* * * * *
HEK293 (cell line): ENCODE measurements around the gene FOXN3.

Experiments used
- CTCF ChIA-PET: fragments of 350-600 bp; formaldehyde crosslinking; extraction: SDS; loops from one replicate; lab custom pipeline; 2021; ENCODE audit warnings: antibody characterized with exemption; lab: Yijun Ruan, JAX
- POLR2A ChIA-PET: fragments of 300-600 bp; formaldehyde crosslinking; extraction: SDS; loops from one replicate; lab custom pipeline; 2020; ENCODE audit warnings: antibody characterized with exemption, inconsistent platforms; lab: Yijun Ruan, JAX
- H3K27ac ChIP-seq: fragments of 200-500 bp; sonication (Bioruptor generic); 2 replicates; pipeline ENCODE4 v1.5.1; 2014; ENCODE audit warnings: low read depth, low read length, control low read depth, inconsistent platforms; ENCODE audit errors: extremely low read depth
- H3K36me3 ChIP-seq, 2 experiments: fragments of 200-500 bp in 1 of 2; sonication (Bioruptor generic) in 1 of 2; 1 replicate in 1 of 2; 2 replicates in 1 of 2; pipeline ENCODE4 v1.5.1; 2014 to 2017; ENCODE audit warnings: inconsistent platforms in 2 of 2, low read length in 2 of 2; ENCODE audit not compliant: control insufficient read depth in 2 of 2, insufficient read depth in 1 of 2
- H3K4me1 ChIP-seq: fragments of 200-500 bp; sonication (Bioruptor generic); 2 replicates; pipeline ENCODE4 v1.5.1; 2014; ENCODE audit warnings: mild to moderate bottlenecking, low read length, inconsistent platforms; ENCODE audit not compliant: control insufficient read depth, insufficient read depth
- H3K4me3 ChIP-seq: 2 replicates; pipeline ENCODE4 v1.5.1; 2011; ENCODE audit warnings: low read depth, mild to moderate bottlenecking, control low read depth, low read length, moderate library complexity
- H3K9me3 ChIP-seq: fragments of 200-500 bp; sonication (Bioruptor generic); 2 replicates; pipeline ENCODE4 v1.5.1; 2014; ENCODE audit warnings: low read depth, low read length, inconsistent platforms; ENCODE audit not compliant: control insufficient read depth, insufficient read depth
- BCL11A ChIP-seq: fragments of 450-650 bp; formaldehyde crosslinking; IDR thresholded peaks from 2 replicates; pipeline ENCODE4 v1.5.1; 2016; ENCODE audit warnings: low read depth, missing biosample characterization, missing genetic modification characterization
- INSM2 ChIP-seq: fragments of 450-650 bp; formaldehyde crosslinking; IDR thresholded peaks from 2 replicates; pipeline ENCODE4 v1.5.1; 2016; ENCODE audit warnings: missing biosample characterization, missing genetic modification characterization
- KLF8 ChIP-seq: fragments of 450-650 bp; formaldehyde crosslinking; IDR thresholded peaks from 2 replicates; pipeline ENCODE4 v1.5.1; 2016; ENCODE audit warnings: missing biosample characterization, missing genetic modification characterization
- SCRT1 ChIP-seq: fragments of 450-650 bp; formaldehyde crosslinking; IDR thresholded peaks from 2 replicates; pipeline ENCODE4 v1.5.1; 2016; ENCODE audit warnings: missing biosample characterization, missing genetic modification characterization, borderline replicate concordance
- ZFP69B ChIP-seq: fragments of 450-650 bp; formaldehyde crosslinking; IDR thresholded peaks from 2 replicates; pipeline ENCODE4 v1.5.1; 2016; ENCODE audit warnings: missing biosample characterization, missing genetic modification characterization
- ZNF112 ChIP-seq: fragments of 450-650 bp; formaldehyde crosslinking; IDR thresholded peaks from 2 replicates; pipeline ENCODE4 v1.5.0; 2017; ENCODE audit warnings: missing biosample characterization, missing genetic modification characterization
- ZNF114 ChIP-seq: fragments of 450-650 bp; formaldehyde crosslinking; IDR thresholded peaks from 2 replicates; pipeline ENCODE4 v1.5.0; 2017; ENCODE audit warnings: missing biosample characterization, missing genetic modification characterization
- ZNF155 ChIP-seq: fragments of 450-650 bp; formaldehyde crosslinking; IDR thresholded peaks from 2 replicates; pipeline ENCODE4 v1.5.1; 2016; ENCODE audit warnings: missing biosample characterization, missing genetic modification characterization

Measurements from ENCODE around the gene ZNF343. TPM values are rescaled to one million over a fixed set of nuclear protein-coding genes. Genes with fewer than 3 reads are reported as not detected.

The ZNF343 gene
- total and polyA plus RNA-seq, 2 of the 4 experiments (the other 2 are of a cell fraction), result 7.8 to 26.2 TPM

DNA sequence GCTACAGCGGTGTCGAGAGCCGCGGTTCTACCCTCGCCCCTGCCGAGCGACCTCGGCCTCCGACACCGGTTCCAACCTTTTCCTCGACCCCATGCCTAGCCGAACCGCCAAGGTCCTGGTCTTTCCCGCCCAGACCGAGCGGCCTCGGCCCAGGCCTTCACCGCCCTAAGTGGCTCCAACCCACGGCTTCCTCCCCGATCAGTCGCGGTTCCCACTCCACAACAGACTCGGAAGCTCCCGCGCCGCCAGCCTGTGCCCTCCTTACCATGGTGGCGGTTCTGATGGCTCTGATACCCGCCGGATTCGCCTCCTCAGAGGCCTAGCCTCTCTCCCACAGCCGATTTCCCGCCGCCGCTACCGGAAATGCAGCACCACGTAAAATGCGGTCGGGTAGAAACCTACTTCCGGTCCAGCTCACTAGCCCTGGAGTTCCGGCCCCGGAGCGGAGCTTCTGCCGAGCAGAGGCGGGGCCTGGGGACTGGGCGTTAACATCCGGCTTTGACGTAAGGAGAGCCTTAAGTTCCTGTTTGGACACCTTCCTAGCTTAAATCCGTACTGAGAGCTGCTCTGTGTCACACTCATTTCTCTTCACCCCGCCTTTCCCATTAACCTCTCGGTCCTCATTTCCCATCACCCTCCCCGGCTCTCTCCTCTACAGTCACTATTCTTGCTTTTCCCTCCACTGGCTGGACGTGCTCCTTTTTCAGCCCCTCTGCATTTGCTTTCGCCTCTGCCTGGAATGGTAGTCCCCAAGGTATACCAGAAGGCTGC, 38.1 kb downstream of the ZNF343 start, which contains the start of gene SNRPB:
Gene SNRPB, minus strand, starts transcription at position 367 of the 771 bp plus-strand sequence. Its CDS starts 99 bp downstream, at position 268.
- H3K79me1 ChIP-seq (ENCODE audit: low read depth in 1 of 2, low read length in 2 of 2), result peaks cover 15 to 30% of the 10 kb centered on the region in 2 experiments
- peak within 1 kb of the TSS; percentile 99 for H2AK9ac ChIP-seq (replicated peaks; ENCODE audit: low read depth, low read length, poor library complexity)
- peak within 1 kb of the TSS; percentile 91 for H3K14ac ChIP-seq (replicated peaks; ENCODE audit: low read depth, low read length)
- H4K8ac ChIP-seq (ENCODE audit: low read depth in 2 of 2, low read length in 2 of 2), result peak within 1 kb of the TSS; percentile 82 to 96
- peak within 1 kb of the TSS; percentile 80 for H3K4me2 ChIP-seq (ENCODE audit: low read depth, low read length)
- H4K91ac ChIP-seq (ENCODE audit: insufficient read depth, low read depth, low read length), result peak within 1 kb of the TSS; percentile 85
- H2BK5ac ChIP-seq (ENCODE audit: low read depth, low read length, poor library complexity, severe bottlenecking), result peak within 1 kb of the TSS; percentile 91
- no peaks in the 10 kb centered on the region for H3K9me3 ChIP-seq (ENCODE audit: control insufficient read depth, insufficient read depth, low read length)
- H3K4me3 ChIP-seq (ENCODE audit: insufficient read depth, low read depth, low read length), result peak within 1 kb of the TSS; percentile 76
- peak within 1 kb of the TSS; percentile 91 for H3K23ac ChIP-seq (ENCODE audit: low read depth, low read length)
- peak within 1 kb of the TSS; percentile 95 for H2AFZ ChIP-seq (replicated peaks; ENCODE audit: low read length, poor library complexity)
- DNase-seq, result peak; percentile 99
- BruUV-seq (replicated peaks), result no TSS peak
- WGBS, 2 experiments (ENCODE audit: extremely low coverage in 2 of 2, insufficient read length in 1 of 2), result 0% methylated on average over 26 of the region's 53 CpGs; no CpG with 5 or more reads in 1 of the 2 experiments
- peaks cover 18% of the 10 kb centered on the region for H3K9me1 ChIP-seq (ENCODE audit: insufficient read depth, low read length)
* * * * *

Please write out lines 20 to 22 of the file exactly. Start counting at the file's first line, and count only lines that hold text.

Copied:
- total and polyA plus RNA-seq, 2 of the 4 experiments (the other 2 are of a cell fraction), result 7.8 to 26.2 TPM

DNA sequence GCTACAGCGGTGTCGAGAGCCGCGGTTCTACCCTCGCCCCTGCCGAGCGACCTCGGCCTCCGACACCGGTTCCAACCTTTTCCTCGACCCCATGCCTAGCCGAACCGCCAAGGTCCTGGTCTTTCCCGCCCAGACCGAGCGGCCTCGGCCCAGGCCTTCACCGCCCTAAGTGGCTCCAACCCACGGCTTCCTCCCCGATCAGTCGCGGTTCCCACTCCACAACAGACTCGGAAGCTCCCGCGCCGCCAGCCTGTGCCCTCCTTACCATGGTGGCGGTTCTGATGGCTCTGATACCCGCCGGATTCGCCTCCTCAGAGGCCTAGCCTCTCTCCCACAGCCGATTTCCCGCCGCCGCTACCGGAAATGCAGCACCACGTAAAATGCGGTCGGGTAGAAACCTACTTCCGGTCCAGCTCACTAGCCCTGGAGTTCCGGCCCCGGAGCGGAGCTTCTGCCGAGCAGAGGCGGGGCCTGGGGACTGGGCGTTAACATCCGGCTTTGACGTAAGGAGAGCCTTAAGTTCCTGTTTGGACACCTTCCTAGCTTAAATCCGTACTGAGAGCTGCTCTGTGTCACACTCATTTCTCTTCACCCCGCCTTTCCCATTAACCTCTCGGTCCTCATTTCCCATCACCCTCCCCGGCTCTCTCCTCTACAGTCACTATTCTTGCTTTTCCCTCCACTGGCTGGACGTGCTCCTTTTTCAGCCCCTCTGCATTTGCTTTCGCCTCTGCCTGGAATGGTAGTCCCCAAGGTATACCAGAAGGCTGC, 38.1 kb downstream of the ZNF343 start, which contains the start of gene SNRPB:
Gene SNRPB, minus strand, starts transcription at position 367 of the 771 bp plus-strand sequence. Its CDS starts 99 bp downstream, at position 268.